Aspiring retailers, take note: What you sell may not be as important as where you sell it. Choosing the right location is often crucial to creating a successful store, because customers won’t stop or come inside unless they feel comfortable in the neighborhood. Here are four tips to help you pick the perfect site.
- Determine whether the area’s demographics fit your ideal customer’s profile. Gourmet cheesecake for $5 a slice may be all the rage in Manhattan, but if your business is based in a working-class neighborhood will anyone bite? Before committing to a location, check out the area’s publicly available demographic information (residents’ ages, annual income, living situation, and more) to make sure you’re targeting the right crowd. Check the United States Census’ American FactFinder to track down demographic details for the zip code of your choice.
- Think about how well a location fits your company’s desired image. When considering available spaces, focus on how you’d feel upon entering the shop as a customer. If you’re opening an upscale restaurant, will customers be turned off by the McDonald’s across the street? If you’re touting adventure travel, will a dark, cramped space send customers the wrong message?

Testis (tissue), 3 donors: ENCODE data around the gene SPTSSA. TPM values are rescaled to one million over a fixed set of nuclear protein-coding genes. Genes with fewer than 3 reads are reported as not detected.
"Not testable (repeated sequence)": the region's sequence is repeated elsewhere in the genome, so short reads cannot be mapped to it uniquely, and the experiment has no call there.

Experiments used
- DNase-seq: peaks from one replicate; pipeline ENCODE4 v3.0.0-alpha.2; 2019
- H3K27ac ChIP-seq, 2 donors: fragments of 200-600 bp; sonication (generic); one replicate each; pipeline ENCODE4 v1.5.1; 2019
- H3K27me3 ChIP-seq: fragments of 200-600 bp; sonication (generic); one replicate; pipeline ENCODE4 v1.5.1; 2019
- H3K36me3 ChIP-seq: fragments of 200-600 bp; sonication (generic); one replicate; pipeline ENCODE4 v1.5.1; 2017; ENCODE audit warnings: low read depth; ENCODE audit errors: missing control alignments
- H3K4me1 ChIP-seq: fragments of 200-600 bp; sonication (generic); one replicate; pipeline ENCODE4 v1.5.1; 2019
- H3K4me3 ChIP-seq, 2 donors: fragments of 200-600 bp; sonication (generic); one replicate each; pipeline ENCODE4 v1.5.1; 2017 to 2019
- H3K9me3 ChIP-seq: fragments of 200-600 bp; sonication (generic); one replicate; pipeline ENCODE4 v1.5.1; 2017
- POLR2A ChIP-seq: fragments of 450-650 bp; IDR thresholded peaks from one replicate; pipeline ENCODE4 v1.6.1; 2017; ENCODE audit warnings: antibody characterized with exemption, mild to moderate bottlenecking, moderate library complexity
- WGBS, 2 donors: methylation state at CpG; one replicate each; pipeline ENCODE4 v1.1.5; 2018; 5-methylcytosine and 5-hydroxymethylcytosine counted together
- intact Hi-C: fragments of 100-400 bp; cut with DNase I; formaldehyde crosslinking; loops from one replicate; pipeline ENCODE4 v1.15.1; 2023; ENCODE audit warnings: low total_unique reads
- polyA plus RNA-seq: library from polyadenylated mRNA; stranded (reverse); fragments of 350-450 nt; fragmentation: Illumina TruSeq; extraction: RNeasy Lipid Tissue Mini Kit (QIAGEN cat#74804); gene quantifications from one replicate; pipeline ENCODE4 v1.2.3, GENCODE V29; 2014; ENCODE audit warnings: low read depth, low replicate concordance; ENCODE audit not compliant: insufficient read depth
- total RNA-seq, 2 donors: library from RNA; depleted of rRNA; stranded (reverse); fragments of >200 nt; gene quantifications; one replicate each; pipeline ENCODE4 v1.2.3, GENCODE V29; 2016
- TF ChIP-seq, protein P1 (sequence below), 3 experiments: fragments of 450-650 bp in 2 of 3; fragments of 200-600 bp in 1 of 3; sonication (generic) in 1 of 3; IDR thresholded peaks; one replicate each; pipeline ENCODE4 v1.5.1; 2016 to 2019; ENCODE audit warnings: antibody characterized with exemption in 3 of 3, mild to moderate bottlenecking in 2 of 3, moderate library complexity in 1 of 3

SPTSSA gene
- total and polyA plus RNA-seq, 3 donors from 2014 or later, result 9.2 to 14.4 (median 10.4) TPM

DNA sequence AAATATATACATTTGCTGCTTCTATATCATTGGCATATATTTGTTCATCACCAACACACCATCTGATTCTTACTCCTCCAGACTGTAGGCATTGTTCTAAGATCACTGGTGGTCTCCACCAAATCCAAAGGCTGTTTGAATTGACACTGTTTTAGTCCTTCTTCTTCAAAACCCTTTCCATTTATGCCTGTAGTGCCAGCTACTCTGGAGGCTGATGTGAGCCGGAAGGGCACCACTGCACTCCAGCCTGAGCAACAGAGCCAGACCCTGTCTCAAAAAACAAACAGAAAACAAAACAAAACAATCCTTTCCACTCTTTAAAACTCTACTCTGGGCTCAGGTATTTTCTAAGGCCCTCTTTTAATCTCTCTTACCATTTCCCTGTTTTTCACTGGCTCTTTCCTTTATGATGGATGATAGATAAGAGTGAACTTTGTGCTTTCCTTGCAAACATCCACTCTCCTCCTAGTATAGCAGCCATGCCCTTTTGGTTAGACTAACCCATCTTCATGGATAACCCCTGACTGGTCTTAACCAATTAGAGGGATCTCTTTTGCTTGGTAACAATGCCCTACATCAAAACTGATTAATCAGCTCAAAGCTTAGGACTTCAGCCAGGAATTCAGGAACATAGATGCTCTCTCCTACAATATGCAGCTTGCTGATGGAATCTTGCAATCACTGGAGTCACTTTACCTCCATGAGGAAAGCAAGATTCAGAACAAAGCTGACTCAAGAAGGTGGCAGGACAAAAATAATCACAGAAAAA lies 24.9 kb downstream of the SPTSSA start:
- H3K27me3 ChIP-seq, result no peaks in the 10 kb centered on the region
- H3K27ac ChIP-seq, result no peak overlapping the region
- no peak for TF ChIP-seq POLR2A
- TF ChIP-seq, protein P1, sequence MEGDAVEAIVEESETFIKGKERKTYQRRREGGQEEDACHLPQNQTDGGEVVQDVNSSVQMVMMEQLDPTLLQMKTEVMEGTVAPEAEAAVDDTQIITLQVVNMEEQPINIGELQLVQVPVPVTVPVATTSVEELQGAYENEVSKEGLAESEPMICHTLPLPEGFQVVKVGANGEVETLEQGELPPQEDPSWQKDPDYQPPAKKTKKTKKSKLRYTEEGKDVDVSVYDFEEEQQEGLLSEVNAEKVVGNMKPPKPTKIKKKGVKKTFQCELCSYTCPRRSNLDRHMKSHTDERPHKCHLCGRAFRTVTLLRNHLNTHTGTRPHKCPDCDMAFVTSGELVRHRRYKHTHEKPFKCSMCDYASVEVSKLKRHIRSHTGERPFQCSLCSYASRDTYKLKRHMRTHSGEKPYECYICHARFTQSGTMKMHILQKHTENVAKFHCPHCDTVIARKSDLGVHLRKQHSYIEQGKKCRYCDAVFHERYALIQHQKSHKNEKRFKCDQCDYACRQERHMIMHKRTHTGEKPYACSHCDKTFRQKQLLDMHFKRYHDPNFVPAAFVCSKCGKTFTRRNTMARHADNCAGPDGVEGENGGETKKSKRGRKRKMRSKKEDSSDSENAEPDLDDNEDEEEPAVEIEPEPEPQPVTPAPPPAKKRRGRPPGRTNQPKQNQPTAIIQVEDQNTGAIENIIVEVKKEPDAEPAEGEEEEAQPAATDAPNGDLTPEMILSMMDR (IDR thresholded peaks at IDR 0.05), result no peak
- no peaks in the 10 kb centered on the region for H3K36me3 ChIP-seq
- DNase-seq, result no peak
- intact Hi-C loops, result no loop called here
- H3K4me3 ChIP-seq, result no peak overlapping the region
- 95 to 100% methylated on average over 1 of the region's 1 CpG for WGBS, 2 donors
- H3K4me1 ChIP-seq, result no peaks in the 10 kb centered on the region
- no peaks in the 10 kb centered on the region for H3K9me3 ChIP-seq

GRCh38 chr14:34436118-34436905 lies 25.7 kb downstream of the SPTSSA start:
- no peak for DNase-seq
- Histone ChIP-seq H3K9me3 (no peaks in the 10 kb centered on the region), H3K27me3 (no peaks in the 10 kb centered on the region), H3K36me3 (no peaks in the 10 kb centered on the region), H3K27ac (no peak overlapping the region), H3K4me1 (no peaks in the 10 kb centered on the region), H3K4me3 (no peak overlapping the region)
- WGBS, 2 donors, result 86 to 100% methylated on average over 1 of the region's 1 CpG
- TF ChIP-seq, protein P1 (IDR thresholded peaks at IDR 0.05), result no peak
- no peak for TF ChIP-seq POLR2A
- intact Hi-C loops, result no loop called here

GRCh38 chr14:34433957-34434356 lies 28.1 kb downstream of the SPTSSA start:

- Look at the size of the potential market. It may be cheaper to open a shop in a Boston suburb than next to Faneuil Hall downtown, but how many potential customers will you miss by basing your business so far away from the action? Depending on how many customers you’re equipped to handle, that may not be a problem — but be sure to analyze the size of your potential market in determining whether a location seems like a good value for the money. Spend some time visiting neighboring businesses to see how well they’re doing. If three local pizza shops have shut down in the past year, it’s probably not a good spot to start tossing dough.
- Don’t sign a lease (or buy a building) that you can’t afford. Although it’s important to start your business in a desirable location, don’t agree to more than you can handle. If you won’t have much cash flow after covering your start-up expenses, you may not be able to afford high rent (or mortgage payments) for long — and you could be forced to close your doors within a year. Be conservative when planning your budget and realize that it could take time to start making sales. Find a space that you’ll be able to afford even if you get off to a rocky start.
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